Fresh Batuan


I finally managed to visit the land of batuan, that legendary souring agent Ilonggos use in soups, stews, etc. I had only come across batuan in a bottled form before, but have heard so many good things about it. A relative of mangosteen, it has a definite sour note, but it has a more complex taste rather than just being acidic. Dishes that include batuan are mildly sour but also possess a wonderful and characteristic fragrance.


We bought several kilos of the fruit, which tend to ripen rather quickly if not refrigerated, but you can apparently freeze them for later use. We brought some back to Manila and were able to make use of them for about a week or so afterwards in a couple of cooking experiments. See my link above to an earlier post that provides the scientific name and other factual bits about batuan. Now why we don’t see this ingredient in more places down South (like Cebu), I simply have no idea…



58 Responses

  1. I learn so much from your site and makes me feel homesick each time I read and see pictures that makes me want to go back to Manila. San Francisco is not so bad, got a lot of asian food stores and best Chinatown but nothing compares to the wet markets and places you visit. Sigh!

  2. Hi MM! Try this in your lechon. I know they use this in Bacolod. And you can really taste the difference. Along with loads of tanglad, sampalok and sampalok leaves.

    And remember KBL? This is perfect for that one, too. And kansi, our local version of bulalo.

  3. I say it is one of Mother Nature’s blessings to the people of Negros for a good produce that is so versatile. From what I heard they never grow outside of Negros regardless you retained the service of an horticultural expert with green thumbs, etc. It is only in Negros they thrive. I was told that it is also good in sauteed guinamos and some folks over there is their everyday stuff with rice. It brings guinamos to higher tier not to mention inasal, their nilaga version, sinigang and KBL. I was also told that they make good jam out them.

  4. The ilonggos usually preserve the batuan by brining it, you know put in a jar with salt and usually some garlic the way you brine kamias. Wait for a few days until it change color, yummy.

  5. ntgerald: good to know it thrives well in your area. I was only told so it is not my first-hand knowledge and everyone says inasal either chicken, pork or what have you is not the same as the one with batuan.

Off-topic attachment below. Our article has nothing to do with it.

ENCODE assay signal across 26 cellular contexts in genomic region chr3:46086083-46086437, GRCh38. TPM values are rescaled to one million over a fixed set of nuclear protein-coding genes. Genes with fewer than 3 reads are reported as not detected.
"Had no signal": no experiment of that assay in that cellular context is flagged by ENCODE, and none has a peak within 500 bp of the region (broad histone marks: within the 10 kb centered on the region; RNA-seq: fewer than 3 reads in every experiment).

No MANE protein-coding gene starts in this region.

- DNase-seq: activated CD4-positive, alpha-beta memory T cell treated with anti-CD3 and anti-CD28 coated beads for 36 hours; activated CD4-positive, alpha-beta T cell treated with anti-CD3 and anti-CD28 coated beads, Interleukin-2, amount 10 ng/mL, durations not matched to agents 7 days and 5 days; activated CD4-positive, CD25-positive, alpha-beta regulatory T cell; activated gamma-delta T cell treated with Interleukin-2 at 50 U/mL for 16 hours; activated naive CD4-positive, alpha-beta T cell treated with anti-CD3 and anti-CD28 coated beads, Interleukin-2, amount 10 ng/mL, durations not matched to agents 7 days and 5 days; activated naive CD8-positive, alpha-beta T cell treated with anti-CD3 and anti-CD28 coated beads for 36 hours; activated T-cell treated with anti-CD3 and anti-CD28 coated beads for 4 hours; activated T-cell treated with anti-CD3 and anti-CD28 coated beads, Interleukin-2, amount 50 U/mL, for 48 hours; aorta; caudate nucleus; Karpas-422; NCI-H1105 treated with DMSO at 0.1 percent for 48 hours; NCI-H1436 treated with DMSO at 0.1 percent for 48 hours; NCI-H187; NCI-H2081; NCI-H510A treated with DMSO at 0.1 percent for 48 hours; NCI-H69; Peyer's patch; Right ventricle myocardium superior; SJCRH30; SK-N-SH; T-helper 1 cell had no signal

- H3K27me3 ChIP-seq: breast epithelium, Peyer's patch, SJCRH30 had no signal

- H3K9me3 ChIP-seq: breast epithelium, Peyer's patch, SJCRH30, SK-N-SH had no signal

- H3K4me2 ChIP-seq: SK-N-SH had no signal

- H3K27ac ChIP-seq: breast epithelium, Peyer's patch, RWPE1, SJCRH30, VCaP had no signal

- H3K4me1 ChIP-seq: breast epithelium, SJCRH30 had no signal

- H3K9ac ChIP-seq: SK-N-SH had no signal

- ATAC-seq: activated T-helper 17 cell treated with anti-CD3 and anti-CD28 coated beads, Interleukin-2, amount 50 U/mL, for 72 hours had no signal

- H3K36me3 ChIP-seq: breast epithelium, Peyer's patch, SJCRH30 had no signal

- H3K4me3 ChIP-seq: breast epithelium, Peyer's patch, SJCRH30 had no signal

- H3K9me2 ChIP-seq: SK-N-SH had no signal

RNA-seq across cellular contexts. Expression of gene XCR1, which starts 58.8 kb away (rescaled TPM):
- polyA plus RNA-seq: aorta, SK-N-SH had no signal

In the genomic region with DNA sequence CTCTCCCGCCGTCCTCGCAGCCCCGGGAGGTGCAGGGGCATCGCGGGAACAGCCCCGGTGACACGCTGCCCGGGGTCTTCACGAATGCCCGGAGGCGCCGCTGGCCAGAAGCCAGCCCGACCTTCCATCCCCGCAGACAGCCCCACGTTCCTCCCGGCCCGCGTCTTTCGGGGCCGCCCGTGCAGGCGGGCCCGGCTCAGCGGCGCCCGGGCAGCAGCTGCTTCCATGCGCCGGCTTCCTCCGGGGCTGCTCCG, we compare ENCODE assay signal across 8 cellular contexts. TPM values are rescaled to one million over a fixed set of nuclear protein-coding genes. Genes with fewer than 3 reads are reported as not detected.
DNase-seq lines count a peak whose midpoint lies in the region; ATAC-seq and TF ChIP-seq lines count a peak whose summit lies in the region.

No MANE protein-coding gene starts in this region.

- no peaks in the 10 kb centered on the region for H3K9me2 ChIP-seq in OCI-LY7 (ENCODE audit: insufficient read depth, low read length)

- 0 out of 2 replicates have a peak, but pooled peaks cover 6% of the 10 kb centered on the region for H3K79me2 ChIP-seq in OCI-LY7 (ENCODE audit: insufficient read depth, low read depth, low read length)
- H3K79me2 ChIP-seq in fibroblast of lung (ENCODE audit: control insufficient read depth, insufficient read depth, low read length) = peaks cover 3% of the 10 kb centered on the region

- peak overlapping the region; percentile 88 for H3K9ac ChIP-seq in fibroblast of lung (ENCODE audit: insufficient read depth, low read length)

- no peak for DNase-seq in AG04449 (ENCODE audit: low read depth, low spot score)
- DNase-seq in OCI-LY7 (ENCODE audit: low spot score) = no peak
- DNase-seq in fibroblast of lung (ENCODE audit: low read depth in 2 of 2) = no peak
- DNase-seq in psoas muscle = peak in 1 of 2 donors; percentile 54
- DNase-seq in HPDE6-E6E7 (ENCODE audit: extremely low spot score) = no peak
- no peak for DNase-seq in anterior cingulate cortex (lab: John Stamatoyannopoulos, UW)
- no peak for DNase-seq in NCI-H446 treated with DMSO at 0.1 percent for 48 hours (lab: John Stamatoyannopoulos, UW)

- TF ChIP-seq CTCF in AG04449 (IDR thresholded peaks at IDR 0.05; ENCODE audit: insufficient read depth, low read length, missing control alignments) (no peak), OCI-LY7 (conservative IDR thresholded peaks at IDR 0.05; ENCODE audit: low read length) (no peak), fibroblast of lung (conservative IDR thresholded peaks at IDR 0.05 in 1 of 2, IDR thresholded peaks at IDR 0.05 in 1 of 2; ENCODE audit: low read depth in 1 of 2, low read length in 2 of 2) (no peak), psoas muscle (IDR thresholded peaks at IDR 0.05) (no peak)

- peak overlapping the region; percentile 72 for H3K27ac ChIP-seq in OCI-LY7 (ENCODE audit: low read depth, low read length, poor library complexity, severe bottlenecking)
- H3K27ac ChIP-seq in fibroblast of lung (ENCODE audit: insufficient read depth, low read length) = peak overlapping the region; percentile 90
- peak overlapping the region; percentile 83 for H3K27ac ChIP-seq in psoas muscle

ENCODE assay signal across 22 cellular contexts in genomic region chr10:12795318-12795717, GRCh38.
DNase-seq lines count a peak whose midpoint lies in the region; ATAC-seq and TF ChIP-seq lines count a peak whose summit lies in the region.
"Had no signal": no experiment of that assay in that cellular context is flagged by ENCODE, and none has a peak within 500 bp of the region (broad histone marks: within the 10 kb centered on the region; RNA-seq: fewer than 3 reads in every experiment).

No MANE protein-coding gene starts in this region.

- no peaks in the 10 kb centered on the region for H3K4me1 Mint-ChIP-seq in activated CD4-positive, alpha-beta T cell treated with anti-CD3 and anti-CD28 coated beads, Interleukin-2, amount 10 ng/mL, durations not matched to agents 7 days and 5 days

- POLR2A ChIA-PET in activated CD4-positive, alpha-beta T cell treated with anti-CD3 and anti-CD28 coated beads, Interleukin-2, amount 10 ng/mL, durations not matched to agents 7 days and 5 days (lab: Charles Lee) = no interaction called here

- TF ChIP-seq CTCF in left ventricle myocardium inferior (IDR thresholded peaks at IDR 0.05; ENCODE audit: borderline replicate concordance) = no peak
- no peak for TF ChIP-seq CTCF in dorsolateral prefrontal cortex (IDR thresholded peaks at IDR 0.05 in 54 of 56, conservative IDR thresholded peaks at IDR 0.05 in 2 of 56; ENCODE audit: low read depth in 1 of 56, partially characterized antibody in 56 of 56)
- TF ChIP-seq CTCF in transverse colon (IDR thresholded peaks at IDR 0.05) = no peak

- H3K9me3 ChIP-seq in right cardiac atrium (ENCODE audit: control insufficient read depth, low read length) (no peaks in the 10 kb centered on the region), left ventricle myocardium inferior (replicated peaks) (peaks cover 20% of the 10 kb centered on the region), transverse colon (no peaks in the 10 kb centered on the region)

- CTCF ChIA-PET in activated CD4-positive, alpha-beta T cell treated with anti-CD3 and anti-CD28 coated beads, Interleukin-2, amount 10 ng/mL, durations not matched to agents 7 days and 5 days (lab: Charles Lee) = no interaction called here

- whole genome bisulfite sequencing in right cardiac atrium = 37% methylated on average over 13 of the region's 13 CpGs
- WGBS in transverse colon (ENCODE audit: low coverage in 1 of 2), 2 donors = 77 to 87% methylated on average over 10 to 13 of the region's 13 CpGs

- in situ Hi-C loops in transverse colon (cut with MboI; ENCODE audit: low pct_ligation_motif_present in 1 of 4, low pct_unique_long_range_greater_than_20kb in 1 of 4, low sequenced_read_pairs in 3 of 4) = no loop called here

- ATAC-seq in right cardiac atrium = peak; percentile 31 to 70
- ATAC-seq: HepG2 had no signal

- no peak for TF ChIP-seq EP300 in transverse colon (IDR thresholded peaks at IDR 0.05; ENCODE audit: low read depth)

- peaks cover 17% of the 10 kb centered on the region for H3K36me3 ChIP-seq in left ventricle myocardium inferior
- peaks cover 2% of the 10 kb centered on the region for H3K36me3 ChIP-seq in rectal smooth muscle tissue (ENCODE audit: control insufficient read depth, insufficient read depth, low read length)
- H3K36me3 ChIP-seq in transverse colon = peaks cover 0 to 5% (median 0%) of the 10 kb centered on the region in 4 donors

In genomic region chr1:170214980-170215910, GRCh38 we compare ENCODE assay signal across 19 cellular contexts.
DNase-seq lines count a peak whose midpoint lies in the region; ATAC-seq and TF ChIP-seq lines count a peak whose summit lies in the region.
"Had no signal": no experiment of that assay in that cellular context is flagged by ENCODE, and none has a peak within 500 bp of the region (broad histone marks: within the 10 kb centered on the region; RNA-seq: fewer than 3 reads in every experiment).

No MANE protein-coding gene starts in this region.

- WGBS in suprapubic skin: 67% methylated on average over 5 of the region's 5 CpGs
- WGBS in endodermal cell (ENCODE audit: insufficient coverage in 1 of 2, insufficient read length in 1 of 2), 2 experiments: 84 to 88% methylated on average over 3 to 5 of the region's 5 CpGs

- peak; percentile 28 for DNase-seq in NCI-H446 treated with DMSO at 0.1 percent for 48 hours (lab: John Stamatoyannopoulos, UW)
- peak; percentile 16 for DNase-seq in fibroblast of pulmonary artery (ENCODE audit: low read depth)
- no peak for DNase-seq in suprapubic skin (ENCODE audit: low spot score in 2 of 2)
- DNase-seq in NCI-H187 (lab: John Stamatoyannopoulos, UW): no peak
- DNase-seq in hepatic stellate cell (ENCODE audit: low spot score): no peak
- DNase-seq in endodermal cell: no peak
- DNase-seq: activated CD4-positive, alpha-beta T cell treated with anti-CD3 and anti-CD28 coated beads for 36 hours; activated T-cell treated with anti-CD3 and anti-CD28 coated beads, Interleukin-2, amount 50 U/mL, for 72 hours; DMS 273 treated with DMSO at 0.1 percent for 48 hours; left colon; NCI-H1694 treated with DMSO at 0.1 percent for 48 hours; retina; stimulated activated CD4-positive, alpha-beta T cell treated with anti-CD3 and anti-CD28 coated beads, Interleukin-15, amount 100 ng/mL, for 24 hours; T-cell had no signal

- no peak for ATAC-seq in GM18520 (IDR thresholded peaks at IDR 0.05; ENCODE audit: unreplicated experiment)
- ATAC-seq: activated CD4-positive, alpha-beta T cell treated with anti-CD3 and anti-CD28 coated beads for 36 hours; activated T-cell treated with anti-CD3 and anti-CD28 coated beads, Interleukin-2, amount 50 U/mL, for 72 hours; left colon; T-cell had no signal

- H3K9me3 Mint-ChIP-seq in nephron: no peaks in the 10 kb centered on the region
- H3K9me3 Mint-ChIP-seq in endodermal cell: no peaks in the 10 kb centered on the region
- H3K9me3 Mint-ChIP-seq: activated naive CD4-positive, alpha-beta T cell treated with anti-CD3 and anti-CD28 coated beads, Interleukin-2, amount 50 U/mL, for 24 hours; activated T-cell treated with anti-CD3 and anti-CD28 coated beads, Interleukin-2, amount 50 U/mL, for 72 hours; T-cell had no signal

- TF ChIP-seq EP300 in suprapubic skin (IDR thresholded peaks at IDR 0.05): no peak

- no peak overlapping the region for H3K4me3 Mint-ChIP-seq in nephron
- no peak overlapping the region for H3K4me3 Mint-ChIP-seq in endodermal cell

6. Maria Clara,I see batuan sometimes in the bagsakan market in Puerto Princesa. I was toid they are souring agents but didn’t know how to use them, I shall try them with meat sinigang and see what happens. I wonder if they grow them here in Palawan or shipped from Bacolod or Iloilo? I’ll find out.

  7. Our suki lechonero in Bacolod puts that in his lechons and whenever my dad gives these lechons as gifts, he is usually asked where he gets them :) For a number of years we have had to send these lechons on PAL flights to people in Manila who love them!

  8. Pandora, when we were kids, we would cut up Batuan and nibble it with sea salt–it has big seeds, though, but oh so SOUR!!!

  9. Batuan has been a consistent souring agent in sour broths in Western Visayas. This is DEFINITELY NOT exclusive to Negros only. The flavor is very different from sampalok or kamias . I am sure they will grown elsewhere in the Philippines as long as people will plant them. Problem is not too many people are aware of their existence and know how to use them. Look as “alugbati”. This was common among ilongos until a few Manila folk learned to use them. It is still not a common vegetable here though. This is the same with the inner core of the banana trunk called “ubad” which is used as a vegetable and often combined with “kadios” still a rarity in Manila.

  10. Thanks for the valued photos, MM as well as the comments of the Ilonggos here! I was wondering about the look of the batuan fruit and here it is!

  11. Batuan is in my memory bank but can’t remember how it got there. Must be during my travelling days. Am trying hard to remember why I know this souring agent. My Dad was from Bacolod but I don’t remember him bringing home any…of course…guinamos I always loved…